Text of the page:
For testing, he uses a tool called "kitchen", originally intended for puppet, which can however also be used with saltstack: https://kitchen.saltstack.com/ . He showed a demo where he created a couple of virtualbox machines and automatically ran the salt scripts on them.

You can then ssh to those boxes and check if they're OK.

But... that's manual work. So he started using testinfra and pytest. Testinfra helps you test infrastructure. There are build-in tests for checking if a package has been installed, for instance:

def test_emacs_installed(host):
    assert host.package("emacs").is_installed

You can run those tests via "kitchen". They use that to test their infrastructure setup from travis-ci.com.

10 May 2019 4:00am GMT

PyGrunn: python as a scientist's playground - Peter Kroon

(One of my summaries of a talk at the 2019 PyGrunn conference).

He's a scientist. Quite often, he searches for python packages.

  • If you're writing python packages, you can learn how someone might search for your package.
  • If you don't write python packages, you can learn how to investigate.

Scientists try to solve unsolved problems. When doing it with computers, you basically do three things.

  • Perform simulations.
  • Set up simulations.
  • Analyze results.

Newton said something about "standing on the shoulders of giants". So basically he predicted the python package index! So much libraries to build upon!

A problem is that there is so much software. There are multiple libraries that can handle graphs (directed graphs, not diagrams). He's going to use that as an example.

Rule one: PR is important. If you don't know a package exists, it won't come on the list. Google, github discovery, stackoverflow, scientific liberature, friends, pygrunn talks, etc.

A README is critical. Without a good readme: forget it.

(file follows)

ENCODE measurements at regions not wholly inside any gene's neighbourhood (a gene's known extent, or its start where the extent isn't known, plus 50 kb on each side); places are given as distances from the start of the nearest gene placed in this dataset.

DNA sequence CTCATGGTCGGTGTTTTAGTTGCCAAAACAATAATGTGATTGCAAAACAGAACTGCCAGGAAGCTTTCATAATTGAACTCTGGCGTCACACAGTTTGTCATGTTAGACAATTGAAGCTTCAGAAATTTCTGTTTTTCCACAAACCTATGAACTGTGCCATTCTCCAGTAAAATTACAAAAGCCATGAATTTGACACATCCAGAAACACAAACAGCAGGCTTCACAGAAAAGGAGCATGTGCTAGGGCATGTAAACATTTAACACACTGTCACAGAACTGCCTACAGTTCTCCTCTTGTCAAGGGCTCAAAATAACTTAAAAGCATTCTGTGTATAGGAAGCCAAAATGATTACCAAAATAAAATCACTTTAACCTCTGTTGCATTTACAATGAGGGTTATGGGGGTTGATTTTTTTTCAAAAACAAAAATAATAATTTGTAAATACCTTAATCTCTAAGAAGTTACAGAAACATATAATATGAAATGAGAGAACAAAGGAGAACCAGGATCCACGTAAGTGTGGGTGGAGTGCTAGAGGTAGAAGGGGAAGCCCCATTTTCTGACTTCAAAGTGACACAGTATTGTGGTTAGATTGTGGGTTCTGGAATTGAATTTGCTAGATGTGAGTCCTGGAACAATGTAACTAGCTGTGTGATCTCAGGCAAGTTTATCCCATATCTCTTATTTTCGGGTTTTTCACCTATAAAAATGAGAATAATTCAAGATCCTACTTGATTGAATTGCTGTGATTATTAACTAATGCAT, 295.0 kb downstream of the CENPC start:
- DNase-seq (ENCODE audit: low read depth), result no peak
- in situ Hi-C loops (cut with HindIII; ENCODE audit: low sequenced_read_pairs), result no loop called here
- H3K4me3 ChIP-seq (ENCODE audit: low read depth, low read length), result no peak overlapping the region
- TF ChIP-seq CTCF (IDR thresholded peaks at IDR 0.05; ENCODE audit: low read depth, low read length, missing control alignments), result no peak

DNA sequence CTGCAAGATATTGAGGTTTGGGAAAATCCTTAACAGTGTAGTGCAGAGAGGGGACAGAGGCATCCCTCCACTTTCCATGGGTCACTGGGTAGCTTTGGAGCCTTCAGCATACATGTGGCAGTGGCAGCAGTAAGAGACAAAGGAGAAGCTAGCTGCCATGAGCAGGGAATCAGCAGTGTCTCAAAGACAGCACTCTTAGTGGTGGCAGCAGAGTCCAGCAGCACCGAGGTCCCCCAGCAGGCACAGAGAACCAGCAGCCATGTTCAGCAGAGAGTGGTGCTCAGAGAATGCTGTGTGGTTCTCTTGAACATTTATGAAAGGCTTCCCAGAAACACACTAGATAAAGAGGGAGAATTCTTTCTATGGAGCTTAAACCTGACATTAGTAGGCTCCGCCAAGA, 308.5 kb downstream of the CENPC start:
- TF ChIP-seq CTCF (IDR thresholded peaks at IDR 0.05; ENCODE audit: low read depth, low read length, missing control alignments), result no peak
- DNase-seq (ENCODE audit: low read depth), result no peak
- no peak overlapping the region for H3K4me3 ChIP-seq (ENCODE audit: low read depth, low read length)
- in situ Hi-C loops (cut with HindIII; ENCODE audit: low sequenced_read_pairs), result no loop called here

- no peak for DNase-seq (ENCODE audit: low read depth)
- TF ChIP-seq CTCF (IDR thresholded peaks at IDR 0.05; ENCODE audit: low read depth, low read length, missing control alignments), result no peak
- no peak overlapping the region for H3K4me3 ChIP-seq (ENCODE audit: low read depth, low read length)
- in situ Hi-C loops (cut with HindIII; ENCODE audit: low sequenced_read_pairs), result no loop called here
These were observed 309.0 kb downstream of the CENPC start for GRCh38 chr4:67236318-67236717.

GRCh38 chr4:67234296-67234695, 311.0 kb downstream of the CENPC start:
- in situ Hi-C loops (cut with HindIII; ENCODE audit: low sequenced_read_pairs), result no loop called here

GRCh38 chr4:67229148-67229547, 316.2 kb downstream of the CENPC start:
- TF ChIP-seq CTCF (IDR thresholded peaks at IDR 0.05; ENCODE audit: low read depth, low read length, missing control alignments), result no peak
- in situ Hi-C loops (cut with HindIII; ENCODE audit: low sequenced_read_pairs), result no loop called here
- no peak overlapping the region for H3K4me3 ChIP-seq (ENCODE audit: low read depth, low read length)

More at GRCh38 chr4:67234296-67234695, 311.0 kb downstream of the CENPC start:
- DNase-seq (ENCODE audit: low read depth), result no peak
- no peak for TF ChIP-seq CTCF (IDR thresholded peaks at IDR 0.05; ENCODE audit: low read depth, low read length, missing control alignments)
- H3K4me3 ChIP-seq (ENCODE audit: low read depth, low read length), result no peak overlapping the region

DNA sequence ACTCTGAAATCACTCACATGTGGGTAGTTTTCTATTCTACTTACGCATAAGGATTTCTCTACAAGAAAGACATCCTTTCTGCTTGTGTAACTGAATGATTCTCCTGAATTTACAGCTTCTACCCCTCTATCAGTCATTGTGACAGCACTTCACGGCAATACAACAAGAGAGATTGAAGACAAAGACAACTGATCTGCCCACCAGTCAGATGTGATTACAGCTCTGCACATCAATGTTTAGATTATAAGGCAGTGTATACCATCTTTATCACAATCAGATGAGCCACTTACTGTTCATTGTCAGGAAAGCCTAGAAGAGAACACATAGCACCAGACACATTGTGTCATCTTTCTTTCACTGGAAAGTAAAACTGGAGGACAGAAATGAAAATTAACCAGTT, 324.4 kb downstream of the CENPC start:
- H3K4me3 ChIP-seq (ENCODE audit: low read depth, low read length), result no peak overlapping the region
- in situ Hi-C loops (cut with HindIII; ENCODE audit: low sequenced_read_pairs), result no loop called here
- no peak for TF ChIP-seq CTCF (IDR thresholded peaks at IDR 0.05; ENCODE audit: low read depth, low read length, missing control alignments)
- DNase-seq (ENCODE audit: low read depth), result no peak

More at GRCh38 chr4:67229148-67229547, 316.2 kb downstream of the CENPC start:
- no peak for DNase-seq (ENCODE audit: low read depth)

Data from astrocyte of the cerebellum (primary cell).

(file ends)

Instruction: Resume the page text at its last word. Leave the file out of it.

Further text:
The five he found: graph-tool, networkx, igraph, python-graph scipy.sparse.csgraph.

Rule two: documentation is very important. Docs should showcase the capabilities. This goes beyond explaining it, it should show it.

I must be able to learn how to use your package from the docs. Just some API documentation is not enough, you need examples.

Watch out with technical jargon and terms. On the one hand: as a scientist you're often from a different field and you might not know your way around the terms. On the other hand, you do want to mention those terms to help with further investigation.

Bonus points for references to scientific literature.

Documentation gold standard: scikit-learn!

python-graph has no online docs, so that one's off the shortlist. The other four are pretty OK.

Rule three: it must be python3 compatible. On 1 january 2020 he's going to wipe python2 from all the machines that he has write access to.

All four packages are OK.

Rule four: it must be easy to install. So pypi (or a conda channel). You want to let pip/coda deal with your dependencies. If not, at least list them.

Pure python is desirable. If you need compilation of c/c++/fortran, you need all the build dependencies. This also applies to your dependencies.

He himself is a computer scientist, so he can compile stuff. But most scientists can't really do.

He himself actually wants to do research: he doesn't want to solve packaging problems.

graph-tool is not on pypi, networkx is pure python. scipy is fortran/c, but provides wheels. igraph is C core and not on pypi.

So scipy and networkx are left.

Rule five: it must be versatile. Your package must do everything. If your package does a lot, there are fewer dependencies in the future. And I have to learn fewer packages.

If it doesn't do everything, it might still be ok if it is extendable. He might even open a pull request to add the functionality that he needs.

Note: small projects that solve one project and solve it well are OK, too.

networkx: does too much to count. Nice. scipy.sparse.csgraph has six functions. So for now, networkx is the package of choice.

The first and third rules are hard rules: if it is a python2-only package it is out and if you can't find a package, you can't find it, period.


  • You need to invest effort to make ME try your package.
  • "My software is so amazing, so you should invest time and effort to use it": NO :-)
  • If it doesn't work in 15 minutes: next candidate.

10 May 2019 4:00am GMT

PyGrunn: embedding the python interpreter - Mark Boer

(One of my summaries of a talk at the 2019 PyGrunn conference).

Writing scripts inside applications is often hard. Some of them luckily have an embedded version of python, but not all of them.

Two important terms: extending and embedding. Lots of scientific software is made available via extending: a python wrapper. Numpy and tensorflow, for instance.